Next morning, Hilma remained in the inner rooms, but in the kitchen old Martta made ready to leave, with a cold expression on her face. When Kustaa noticed her tear-stained eyes, he felt an unpleasant sense of pity for her. This aged and spiteful woman seemed not to be alone, on her side there was something invisible, old and repugnant, against which his mind wanted to rebel, even though his instinct told him that it rested on a foundation laid by generations.
With all the caution of which he was capable, Kustaa inquired about Martta’s terms of hire.
‘Old as I am, never in my life have I been a hired maid, and I do not intend to be one now.’
As he entered the back room where Hilma sat in her Sunday best, Kustaa smiled at this weak gibe – he sensed that victory was his. He had got the better of Martta, but this day was a peculiar mixture of holiday and workday, of happiness and something else. He should have entertained the idea all along that Hilma would move in here to begin her new life — as mistress of the manor. He must take charge entirely of this sweet, childlike girl for whom all oppression of soul was as foreign as sin to an angel; he must get her into these rooms without needing to be afraid of anything, without Martta, without anyone… He had not gone into Hilma’s room in the night… but in all of this there was too much tenderness: it crushed, as it were, with its softness.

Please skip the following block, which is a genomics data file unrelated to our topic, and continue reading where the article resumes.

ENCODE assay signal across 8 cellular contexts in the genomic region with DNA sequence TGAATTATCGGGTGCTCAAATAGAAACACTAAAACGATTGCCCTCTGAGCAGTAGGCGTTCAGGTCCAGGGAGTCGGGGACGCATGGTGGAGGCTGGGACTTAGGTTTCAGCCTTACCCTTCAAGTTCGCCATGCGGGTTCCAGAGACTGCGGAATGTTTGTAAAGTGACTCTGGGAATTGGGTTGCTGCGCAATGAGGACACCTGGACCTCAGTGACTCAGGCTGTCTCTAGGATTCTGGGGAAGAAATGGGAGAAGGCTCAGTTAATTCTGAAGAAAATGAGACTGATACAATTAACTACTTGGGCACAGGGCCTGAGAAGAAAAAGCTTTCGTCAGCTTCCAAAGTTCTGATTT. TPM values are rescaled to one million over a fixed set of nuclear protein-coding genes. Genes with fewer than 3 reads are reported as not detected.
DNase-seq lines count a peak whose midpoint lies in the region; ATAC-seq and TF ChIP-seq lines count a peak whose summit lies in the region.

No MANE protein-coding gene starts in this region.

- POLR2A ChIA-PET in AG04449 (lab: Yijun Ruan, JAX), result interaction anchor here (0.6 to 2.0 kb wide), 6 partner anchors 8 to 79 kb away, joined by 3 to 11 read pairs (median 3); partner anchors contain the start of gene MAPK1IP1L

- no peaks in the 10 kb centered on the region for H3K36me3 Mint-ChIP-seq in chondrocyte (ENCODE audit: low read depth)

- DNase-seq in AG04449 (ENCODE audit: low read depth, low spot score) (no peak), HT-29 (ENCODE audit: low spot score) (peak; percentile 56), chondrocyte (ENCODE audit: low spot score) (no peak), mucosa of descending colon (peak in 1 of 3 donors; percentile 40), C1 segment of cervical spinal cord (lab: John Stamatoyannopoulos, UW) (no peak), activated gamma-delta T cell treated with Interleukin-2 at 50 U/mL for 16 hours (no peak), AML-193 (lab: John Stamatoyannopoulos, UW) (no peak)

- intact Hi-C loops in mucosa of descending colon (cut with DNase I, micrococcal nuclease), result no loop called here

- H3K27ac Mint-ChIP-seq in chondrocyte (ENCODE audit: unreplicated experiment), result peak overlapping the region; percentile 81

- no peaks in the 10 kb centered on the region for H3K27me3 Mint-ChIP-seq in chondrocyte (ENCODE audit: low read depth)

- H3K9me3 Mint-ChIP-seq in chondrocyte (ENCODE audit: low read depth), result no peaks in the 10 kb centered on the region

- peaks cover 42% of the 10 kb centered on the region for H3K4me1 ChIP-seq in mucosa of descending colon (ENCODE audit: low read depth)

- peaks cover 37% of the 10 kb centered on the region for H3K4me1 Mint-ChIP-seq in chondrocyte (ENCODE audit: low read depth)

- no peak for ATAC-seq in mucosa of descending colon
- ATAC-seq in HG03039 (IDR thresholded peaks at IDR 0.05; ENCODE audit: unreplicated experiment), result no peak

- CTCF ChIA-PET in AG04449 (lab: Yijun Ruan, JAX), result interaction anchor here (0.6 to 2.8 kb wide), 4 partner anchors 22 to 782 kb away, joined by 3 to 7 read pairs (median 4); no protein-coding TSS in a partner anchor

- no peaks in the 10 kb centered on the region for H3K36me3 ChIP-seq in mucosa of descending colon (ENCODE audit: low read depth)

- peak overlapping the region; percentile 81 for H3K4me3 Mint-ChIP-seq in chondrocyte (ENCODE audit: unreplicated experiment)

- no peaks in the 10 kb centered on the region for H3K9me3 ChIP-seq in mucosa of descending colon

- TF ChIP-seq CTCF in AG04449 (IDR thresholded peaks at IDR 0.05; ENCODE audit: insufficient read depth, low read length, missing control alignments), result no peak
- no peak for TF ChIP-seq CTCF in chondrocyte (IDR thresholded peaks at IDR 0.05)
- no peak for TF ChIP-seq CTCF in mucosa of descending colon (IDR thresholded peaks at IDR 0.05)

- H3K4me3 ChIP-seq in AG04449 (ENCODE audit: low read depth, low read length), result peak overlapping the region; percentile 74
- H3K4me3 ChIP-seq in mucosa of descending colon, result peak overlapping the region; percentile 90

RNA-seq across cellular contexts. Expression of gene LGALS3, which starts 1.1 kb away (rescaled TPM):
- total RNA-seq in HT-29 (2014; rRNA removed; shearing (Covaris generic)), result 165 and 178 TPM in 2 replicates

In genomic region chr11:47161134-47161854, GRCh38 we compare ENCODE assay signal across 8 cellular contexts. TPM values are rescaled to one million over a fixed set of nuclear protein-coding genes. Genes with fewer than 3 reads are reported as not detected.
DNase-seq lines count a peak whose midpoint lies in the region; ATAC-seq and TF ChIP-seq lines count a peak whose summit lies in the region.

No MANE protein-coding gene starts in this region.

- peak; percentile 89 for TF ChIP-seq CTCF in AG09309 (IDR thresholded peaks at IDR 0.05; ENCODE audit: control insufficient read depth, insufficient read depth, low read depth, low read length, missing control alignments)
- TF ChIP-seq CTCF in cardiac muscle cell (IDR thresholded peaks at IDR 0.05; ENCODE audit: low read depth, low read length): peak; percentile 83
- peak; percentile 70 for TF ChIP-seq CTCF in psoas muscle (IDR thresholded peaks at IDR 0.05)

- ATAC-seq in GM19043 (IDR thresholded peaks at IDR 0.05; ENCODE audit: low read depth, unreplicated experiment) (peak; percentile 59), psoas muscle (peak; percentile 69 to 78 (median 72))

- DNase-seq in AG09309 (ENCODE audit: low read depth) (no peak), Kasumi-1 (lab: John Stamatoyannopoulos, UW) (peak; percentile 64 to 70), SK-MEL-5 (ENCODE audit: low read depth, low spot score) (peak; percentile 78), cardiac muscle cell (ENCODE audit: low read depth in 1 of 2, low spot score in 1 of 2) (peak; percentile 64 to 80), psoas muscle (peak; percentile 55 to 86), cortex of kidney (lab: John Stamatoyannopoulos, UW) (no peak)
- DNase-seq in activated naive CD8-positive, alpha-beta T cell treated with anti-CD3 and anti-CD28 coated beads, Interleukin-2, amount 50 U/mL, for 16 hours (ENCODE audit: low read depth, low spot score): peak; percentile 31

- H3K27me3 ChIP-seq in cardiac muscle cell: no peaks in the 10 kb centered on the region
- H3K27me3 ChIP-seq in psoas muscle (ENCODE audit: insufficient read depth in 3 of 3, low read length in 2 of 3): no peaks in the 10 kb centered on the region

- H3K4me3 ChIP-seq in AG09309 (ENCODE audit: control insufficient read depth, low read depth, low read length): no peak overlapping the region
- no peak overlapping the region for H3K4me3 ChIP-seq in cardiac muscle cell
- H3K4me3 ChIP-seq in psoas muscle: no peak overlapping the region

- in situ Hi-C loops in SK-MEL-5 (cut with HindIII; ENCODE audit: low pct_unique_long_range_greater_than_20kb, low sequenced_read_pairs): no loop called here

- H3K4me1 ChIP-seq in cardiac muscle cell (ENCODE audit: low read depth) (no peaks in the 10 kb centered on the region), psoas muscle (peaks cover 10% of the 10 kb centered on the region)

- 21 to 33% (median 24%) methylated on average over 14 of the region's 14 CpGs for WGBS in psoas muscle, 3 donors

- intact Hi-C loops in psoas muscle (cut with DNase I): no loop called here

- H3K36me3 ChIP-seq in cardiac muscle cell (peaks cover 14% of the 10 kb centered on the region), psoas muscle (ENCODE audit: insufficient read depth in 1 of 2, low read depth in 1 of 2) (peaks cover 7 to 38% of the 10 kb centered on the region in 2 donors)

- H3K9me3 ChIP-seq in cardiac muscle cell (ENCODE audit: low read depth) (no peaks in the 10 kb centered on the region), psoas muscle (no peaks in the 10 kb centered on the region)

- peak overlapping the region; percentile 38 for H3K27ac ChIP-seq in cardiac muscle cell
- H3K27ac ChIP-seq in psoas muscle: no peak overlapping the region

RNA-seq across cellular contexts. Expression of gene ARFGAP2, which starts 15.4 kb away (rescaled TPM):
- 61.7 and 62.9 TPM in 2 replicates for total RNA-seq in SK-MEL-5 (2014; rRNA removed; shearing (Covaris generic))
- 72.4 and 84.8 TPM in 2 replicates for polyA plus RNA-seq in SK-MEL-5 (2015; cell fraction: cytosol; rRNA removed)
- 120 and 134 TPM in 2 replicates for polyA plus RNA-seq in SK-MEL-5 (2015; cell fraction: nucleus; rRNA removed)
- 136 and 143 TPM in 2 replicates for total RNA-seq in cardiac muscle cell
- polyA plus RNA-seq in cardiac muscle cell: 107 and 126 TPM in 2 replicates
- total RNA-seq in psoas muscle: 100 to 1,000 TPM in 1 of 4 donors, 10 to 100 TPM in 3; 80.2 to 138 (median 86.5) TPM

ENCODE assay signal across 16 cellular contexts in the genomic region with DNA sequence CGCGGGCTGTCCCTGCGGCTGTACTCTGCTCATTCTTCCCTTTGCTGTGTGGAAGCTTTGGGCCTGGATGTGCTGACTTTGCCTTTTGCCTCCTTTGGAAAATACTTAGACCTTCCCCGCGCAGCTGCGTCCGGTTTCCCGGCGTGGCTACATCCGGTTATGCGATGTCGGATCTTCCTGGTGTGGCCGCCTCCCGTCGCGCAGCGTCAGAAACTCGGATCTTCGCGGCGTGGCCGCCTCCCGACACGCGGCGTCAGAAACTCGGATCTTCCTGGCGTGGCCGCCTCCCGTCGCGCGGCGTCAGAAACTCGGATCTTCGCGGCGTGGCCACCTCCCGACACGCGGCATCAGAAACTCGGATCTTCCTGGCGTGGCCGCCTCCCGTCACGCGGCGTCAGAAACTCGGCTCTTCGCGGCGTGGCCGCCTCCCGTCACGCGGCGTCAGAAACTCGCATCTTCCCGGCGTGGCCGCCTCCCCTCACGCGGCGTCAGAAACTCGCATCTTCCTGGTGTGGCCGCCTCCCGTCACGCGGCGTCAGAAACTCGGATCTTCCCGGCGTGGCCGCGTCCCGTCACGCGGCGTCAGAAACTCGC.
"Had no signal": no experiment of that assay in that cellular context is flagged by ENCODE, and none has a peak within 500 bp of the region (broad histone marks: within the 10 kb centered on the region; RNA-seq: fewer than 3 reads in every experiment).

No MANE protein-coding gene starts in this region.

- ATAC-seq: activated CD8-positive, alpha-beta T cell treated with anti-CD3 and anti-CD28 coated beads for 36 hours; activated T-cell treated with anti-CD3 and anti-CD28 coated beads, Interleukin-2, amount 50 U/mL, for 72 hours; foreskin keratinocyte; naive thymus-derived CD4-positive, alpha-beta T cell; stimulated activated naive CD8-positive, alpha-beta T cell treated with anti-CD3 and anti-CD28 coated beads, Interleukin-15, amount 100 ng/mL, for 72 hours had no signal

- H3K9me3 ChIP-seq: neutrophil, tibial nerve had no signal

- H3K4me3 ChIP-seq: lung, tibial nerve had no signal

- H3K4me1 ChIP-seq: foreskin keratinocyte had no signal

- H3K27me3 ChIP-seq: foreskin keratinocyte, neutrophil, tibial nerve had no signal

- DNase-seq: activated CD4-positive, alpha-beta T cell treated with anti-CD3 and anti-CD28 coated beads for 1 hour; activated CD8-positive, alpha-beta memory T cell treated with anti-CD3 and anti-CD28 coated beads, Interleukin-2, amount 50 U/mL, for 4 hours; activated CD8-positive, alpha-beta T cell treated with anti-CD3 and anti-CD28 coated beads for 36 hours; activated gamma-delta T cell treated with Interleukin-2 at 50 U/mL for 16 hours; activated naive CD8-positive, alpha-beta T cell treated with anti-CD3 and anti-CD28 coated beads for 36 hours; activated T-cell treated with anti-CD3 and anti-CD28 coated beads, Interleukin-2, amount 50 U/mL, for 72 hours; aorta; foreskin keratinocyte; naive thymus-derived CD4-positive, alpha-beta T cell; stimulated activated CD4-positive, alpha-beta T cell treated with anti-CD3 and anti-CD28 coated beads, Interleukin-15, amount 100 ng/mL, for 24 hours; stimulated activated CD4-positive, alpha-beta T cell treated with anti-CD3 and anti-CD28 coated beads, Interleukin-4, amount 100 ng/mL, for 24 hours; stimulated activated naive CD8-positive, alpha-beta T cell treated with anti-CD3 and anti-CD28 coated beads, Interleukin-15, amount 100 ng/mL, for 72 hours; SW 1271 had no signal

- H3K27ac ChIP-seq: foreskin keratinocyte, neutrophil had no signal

The stableman came to ask if it would be possible for him to accompany Miss Martta, since she had asked him to do so, and was waiting ready for the journey. The stableman also looked gruff and dispirited, as if he, too, had some bitter word on his tongue, were he given a chance to come out with it. When a little later Miss Martta and the stableman drove out through the gateway, Kustaa and Hilma stood at the drawing room window and watched, and then Kustaa felt that there was something insolent about what he was causing to take place, and the village girl at his side even more so. The manor was now finally rid of something that had had always been there, but would now never return — something of which Miss Martta had been only a feeble relic. Now it was gone, but an atmosphere of desolation had permanently settled within the walls of the manor.
translated from Finnish by David McDuff
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